Urban vegetable growing is found in Accra on land suited for building, lying undeveloped or idle, located along walls of homes and factories, or situated near bodies of water, water channels, gutters and drains. Such agricultural endeavors do not obstruct more appropriate land development, but rather use small, inaccessible, and vacant areas. Crops are selected that take into consideration the site and resources of the urban location. Crops include those of European origin—carrots, lettuce, cabbage, cauliflower, green pepper, and cucumber—as well as local ones such as Ama, Ademe, Busangaleafs and Gboma. The Market gardeners utilize organic and inorganic material from Accra's waste stream to support their activity.

Urban Market Gardens is a formal association, involving several key actors and interest groups, formed to represent gardeners' interests in dealings with government agencies and major customers. Government interests are represented by the Greater Accra Metropolitan Association, the Ministry of Agriculture, and the Ministry of Health.

The goals of this innovation are determined solely by the vegetable growers who self-manage the activity. Their primary aim is poverty alleviation and employment generation. A secondary goal is environmental improvements in or near low-income communities. An important by-product of this activity is environmental improvement throughout the city; it is this by-product that motivates governmental and private support of the Market Gardeners. Finally, market gardening provides fresh vegetables, primarily to high-income residents.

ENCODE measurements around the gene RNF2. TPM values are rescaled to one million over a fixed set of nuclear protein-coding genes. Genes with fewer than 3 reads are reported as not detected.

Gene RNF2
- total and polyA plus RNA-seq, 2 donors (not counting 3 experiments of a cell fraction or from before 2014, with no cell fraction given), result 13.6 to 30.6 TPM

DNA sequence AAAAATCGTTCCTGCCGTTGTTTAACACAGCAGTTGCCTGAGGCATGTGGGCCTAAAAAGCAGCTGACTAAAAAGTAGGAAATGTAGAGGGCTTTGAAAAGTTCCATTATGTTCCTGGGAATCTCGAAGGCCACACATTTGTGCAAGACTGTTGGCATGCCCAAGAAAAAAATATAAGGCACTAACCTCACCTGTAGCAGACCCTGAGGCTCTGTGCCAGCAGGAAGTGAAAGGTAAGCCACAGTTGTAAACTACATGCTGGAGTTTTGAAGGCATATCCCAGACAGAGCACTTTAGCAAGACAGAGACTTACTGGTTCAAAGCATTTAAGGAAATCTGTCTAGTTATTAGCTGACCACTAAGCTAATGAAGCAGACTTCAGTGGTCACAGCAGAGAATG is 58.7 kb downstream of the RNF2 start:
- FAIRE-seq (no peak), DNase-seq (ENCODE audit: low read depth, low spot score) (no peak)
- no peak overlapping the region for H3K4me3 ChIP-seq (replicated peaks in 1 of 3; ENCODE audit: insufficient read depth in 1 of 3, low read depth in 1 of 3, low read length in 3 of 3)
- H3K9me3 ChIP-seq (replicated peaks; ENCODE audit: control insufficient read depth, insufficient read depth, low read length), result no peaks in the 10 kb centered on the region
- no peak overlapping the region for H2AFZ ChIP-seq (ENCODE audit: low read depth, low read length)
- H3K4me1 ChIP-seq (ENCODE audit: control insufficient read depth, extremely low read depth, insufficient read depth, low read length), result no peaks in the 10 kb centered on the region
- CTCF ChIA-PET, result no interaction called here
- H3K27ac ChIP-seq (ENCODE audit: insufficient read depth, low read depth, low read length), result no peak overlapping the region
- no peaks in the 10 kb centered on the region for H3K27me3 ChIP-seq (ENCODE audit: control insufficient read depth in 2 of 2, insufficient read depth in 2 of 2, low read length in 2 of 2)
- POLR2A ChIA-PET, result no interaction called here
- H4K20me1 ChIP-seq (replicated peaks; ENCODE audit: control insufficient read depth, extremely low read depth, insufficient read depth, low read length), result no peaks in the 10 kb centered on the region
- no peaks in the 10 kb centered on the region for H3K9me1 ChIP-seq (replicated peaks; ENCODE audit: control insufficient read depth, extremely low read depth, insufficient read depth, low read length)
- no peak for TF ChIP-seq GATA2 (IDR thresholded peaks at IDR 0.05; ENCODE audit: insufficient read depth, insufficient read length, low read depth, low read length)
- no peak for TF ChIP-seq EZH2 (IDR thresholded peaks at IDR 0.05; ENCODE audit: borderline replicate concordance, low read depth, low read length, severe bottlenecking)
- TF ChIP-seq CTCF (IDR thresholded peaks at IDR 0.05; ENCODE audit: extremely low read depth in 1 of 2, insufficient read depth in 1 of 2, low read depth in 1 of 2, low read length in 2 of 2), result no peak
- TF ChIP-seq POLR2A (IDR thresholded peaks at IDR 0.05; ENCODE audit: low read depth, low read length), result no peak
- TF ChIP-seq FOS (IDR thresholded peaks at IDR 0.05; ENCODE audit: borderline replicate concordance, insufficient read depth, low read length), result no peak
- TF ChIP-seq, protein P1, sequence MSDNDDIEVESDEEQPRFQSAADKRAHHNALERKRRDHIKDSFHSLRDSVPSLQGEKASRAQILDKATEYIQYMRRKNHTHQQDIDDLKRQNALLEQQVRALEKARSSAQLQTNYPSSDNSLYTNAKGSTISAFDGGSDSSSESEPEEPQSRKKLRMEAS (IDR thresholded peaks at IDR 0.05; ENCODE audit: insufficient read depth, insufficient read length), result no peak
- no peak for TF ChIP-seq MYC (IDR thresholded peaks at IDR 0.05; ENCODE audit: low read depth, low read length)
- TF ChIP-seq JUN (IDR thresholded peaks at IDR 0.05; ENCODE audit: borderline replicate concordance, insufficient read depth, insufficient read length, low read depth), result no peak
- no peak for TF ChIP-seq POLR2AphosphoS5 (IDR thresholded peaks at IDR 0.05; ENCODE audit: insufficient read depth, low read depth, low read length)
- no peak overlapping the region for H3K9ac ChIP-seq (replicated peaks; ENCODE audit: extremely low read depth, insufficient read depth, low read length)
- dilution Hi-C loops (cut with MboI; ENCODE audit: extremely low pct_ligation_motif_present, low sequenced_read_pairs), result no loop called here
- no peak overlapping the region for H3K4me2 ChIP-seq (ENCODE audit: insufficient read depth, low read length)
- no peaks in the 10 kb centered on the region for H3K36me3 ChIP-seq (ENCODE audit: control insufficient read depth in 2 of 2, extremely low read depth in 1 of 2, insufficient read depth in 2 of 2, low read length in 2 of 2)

Urbanists around the world are re-evaluating the importance of urban agriculture in light of the growing informal sector and relentless rural-to-urban migration. Accra's Market Gardens are an example of a true grassroots initiative that has been made sustainable because the community of workers organized and initiated informal dealings with government and private agencies.

Junior Ecological Organization (JECO) Environmental Education Program
The Junior Ecological Organization (JECO) is a youth-oriented non-profit organization whose main aim and vision is the promotion of environmental regeneration and sustainability, education, and poverty alleviation. JECO's approach is to stimulate the interest of youth in environmental issues. Children form a large proportion of the population and so are directly affected by environmental issues, especially sanitation. If they were taught their role and the proper way to handle waste, significant progress in solving the problem would be achieved. Recycling and reusing, which have always been practiced informally due mainly to poverty (such as reusing old bottles and scavenging), must be introduced as classroom activities that could then be implemented at home and in communities.